OR WAIT null SECS
The average utilization rate for newer natural gas combined-cycle generators in the U.S. is slightly higher than that of older, less efficient generators.
U.S. natural gas combined-cycle electric generating capacity has increased over the last few years, according to the US Energy Information Administration. This is a result of relatively low gas prices, improved thermal efficiency, and advances in turbine design. Newer turbines are more efficient than older turbine technologies, making them more cost-effective to run. As a result, the average annual capacity factor, or utilization rate, for newer natural gas combined-cycle (NGCC) generators in the United States is slightly higher than that of older, less efficient generators.
In 2020, the U.S. electric power sector added 5.8 gigawatts (GW) of combined-cycle generating capacity, bringing total U.S. NGCC capacity to 259.9 GW. As the U.S. generation mix has shifted away from coal and toward natural gas and renewables, the utilization rate of the U.S. NGCC fleet has risen steadily from an average of 35% in 2005 to more than 57% in 2020.
However, NGCC capacity factors vary significantly by region. Among NGCC units of all ages, generators located in the PJM Interconnection (PJM), which covers all or part of 13 states in the mid-Atlantic and Midwest, had the highest average capacity factor in 2020, at 66%. PJM is home to the Marcellus Shale, a deep natural gas reserve where natural gas production has grown rapidly.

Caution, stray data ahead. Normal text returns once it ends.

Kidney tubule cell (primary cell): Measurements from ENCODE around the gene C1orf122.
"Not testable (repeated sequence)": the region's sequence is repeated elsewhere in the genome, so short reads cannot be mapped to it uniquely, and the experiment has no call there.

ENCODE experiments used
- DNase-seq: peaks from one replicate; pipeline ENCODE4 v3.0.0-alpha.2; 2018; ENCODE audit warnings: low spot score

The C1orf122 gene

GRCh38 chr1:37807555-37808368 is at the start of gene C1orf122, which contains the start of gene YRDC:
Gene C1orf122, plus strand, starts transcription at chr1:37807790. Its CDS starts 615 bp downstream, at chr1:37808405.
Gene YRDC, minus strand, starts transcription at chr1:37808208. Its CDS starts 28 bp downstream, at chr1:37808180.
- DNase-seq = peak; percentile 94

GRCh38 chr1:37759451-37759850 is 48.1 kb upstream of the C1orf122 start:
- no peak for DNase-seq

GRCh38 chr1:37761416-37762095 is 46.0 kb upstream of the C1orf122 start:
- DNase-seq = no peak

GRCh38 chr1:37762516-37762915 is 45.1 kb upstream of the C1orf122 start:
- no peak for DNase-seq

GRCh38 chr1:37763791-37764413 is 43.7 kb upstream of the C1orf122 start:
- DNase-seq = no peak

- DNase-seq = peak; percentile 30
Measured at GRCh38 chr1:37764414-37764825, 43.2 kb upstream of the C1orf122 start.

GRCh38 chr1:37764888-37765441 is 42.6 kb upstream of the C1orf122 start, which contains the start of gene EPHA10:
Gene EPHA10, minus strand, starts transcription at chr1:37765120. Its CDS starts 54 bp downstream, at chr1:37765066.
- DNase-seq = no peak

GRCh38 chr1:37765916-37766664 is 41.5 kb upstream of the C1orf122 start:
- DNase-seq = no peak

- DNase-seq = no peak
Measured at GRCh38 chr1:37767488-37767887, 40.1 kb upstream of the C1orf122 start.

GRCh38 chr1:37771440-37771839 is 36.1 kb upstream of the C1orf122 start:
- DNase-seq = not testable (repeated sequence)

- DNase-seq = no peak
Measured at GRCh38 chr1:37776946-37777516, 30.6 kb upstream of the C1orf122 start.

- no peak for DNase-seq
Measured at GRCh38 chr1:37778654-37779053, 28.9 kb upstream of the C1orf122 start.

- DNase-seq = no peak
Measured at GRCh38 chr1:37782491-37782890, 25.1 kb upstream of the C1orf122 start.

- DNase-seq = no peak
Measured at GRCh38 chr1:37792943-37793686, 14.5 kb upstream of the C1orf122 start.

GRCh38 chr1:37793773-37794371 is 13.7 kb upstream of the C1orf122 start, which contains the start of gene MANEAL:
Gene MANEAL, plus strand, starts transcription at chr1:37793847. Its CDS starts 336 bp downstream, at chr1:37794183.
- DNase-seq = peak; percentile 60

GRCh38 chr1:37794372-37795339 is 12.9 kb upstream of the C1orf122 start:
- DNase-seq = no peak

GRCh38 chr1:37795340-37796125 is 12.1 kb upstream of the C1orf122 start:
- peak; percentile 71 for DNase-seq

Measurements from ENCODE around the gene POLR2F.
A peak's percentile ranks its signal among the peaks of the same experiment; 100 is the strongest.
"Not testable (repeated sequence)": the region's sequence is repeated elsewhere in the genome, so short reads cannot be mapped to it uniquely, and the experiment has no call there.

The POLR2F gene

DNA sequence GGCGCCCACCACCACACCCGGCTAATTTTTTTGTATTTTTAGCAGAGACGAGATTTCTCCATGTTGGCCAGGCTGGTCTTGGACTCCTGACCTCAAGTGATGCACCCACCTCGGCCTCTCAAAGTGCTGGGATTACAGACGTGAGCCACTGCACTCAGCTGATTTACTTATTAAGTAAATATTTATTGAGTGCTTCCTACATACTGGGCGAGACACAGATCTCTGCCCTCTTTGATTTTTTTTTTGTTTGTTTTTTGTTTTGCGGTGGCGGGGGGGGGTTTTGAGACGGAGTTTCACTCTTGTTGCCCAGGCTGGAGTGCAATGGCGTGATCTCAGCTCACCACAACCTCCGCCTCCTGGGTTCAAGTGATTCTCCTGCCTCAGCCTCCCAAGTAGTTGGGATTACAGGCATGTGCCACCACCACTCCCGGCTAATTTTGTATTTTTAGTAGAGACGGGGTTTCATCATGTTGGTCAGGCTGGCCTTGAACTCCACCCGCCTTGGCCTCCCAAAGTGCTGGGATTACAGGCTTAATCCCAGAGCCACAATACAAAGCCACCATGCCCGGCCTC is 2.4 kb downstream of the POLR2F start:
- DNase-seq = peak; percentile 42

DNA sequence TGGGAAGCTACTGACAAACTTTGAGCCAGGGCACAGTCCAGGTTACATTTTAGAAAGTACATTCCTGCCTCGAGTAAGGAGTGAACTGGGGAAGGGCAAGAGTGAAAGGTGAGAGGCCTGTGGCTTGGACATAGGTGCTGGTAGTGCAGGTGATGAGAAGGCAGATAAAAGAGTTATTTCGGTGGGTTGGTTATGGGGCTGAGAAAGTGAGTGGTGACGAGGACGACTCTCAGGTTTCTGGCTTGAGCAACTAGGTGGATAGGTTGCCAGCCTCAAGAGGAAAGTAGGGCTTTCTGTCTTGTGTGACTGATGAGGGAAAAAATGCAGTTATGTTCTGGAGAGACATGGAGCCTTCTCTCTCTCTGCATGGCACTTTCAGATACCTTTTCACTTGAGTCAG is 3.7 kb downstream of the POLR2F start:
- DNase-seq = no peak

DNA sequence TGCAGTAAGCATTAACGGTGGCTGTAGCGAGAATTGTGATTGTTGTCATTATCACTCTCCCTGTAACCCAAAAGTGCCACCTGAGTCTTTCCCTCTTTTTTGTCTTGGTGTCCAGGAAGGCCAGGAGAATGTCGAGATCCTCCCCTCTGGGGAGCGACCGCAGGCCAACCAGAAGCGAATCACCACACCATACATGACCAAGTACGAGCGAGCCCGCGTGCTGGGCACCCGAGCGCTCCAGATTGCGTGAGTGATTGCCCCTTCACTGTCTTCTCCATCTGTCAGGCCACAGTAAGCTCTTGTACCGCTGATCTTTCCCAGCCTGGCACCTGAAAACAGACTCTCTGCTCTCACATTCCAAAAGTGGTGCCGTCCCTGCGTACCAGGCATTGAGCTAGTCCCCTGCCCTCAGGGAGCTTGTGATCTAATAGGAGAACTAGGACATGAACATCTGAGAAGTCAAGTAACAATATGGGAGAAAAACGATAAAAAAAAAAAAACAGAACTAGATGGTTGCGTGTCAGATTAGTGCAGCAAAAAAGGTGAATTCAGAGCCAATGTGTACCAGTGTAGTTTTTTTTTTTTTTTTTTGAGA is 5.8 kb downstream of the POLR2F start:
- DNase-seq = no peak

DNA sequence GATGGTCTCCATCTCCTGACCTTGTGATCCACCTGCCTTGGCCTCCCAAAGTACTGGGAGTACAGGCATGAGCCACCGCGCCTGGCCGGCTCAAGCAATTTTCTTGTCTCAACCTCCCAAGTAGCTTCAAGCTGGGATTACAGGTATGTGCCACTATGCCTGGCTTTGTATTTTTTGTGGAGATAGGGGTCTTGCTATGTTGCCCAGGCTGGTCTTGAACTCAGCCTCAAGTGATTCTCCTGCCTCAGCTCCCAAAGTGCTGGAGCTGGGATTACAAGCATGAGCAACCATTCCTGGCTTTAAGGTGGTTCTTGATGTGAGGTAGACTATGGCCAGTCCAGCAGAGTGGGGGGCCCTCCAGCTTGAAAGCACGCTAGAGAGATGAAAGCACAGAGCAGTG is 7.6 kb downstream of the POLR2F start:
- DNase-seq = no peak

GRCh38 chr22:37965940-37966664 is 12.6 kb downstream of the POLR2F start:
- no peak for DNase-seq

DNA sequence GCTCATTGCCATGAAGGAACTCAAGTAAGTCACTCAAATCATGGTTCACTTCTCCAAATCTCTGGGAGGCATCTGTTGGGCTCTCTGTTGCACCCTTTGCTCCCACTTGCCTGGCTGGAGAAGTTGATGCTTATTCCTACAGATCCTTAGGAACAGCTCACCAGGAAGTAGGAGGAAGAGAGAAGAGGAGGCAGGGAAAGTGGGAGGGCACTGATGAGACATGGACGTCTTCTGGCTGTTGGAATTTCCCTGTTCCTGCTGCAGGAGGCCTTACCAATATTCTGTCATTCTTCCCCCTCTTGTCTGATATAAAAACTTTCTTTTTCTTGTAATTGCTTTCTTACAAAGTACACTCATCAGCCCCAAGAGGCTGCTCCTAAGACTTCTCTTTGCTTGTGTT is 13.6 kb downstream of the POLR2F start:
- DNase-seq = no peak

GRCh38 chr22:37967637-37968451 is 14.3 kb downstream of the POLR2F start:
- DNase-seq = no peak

Of the 51.1 GW of NGCC capacity operating in PJM, 52% came online between 2008 and 2020. These plants, which are the newest and, therefore, more likely to use advanced turbine technologies, had an average capacity factor of 71% in 2020, the highest across all regions and generator age groups.
The lowest average capacity factor for combined-cycle plants of all ages was in the California Independent System Operator (CAISO), at 41%, in 2020. Older units in the state had the lowest average capacity factor, at 21%, in 2020, but the average capacity factor for plants put into service between 2008 and 2020 in CAISO was also low, at 32%.
Although newer plants tend to be run at higher rates than older plants, market conditions in some regions can affect how often newer plants are run, such as in CAISO. New plants may be run less often if they are built in areas where market conditions suddenly shift toward higher renewable or other alternative generation, where local natural gas prices are high, or where electric transmission grid congestion affects the zones where the plants are located.